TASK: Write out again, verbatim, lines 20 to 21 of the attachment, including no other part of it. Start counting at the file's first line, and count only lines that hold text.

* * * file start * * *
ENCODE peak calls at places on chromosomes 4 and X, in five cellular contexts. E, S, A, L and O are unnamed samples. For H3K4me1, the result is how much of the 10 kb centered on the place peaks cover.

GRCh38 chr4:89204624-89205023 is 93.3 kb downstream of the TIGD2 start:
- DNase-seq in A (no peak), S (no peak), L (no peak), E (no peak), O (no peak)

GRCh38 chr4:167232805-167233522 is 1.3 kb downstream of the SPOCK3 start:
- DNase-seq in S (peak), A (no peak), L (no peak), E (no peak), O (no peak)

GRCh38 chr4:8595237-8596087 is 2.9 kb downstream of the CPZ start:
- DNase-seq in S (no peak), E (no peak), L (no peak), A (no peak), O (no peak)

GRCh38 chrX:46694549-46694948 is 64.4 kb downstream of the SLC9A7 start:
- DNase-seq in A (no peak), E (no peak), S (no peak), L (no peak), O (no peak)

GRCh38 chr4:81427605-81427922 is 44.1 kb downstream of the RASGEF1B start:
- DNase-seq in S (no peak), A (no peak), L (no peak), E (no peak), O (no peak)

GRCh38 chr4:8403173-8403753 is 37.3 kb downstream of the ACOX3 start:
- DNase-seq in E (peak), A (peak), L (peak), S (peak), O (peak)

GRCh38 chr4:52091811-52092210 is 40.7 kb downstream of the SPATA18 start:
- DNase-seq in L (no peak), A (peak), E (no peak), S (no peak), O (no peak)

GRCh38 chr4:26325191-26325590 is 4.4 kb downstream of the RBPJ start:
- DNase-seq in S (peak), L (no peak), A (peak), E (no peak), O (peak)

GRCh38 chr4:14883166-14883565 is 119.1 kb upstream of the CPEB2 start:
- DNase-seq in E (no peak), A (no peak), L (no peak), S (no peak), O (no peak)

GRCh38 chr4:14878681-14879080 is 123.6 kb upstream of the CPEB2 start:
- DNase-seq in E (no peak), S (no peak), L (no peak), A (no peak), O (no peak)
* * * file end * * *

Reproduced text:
GRCh38 chr4:14878681-14879080 is 123.6 kb upstream of the CPEB2 start:
- DNase-seq in E (no peak), S (no peak), L (no peak), A (no peak), O (no peak)